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Poll: 9 in 10 back universal checks, but nearly half say they would lead confiscation

More than 9 in 10 Americans (91 percent) support the idea of universal background checks for purchasing firearms, according to a new Quinnipiac University poll. But nearly half of those polled also said they thought the establishment of such checks would result in the government confiscating guns that had been purchased through legal channels.

Just 38 percent of those polled said background checks wouldn't lead to such confiscations, compared to 48 percent who said they would.

The National Rifle Association has argued for months that additional gun control measures would lead to confiscation of Americans' guns -- or would at least be the first step in that process. The poll suggests that message has resonated, even as an overwhelming number of Americans continue to support background checks.

Six in 10 Republicans, 51 percent of independents and 53 percent of gun owners said  background checks would lead to confiscations.

In other key findings from the poll:

* Americans now support gay marriage by a 50-41 margin. They prefer that the federal government define marriage, rather than each individual state, by a margin of 56 percent to 36 percent.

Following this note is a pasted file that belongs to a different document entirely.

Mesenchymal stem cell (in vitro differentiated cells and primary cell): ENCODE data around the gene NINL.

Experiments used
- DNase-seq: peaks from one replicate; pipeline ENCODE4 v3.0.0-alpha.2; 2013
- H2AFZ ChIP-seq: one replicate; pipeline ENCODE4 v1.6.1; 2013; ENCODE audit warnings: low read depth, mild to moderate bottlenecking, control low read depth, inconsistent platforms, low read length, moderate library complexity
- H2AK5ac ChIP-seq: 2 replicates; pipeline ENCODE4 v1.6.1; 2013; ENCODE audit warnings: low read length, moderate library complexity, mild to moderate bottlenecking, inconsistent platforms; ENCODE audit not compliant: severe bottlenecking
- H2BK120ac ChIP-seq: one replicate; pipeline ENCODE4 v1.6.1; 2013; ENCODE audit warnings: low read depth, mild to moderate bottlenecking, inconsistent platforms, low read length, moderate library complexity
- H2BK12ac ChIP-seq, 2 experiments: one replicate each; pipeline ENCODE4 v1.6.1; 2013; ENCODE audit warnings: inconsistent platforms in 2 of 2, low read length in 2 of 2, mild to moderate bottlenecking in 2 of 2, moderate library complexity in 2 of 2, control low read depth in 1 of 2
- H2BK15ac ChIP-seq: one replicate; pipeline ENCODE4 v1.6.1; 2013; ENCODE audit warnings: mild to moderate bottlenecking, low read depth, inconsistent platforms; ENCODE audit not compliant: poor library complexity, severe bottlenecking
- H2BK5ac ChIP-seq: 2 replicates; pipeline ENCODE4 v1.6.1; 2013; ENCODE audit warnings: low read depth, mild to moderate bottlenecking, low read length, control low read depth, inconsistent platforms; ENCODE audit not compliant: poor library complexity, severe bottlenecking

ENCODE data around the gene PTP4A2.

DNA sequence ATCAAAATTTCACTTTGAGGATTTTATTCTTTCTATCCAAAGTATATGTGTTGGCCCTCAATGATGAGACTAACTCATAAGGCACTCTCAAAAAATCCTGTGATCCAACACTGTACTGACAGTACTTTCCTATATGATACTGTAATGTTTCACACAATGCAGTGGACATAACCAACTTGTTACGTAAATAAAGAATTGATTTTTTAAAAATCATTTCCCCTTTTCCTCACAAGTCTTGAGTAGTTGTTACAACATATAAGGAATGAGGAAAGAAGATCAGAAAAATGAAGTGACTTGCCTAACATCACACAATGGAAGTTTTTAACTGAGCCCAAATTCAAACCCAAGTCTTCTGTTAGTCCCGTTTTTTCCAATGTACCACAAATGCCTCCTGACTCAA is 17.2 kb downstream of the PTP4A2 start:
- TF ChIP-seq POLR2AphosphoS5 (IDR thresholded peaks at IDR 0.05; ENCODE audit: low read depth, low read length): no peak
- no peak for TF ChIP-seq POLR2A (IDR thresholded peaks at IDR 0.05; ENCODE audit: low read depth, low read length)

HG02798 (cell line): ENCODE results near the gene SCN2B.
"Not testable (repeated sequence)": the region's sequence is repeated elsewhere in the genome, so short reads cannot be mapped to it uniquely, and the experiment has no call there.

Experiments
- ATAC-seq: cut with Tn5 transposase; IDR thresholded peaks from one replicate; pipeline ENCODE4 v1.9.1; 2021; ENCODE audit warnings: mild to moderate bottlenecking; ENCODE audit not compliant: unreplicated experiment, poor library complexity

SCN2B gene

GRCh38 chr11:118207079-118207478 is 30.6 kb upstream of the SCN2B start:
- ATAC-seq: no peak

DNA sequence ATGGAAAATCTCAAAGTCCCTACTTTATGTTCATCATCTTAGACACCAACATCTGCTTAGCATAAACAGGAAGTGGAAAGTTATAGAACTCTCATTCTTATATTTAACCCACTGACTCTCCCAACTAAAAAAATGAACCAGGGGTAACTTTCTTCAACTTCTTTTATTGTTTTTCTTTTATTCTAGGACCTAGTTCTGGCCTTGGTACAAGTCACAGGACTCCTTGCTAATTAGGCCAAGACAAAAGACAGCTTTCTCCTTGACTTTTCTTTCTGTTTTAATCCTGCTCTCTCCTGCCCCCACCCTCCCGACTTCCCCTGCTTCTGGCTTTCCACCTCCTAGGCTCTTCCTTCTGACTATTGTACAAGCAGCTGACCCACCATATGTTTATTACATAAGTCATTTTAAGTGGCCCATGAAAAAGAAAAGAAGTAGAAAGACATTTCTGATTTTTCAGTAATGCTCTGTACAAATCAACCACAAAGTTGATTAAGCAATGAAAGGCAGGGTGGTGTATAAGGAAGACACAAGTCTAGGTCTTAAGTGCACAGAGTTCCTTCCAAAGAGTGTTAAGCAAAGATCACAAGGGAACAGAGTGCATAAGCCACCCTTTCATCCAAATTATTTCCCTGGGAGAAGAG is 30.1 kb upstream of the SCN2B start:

* 59 percent of Americans favor a path to citizenship for illegal immigrants, 11 percent say illegal immigrants should be allowed to stay in the United States, but not allowed to become citizens; 25 percent say they should not be allowed to stay.

Seventy percent of Americans oppose New York Mayor Michael Bloomberg's (I) ban on sodas over 16 ounces, compared to 28 percent who do not. But by a margin of 59 percent to 39 percent, they like Bloomberg's idea of not displaying cigarettes in stores, an effort to cut down on youth smoking.

* People still oppose Obamacare, with 41 percent approving and 46 percent disapproving. Fifteen percent say the federal health-care law will help them, while 37 percent say it will hurt them. The Medicaid expansion, which some Republican governors have opted out of, gets positive marks from 48 percent and negative marks from 41 percent.

Aaron Blake covers national politics and writes regularly for The Fix.

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The South Carolina GOP primary and the Nevada Democratic caucuses are next on Feb. 20. Get caught up on the race.
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Sanders said that Clinton was critical of Obama in 2008 for suggesting meeting with Iran. In fact, Clinton and Obama differed over whether to set preconditions, not about meeting with enemies. Once in office, Obama followed the course suggested by Clinton, abandoning an earlier position as unrealistic.
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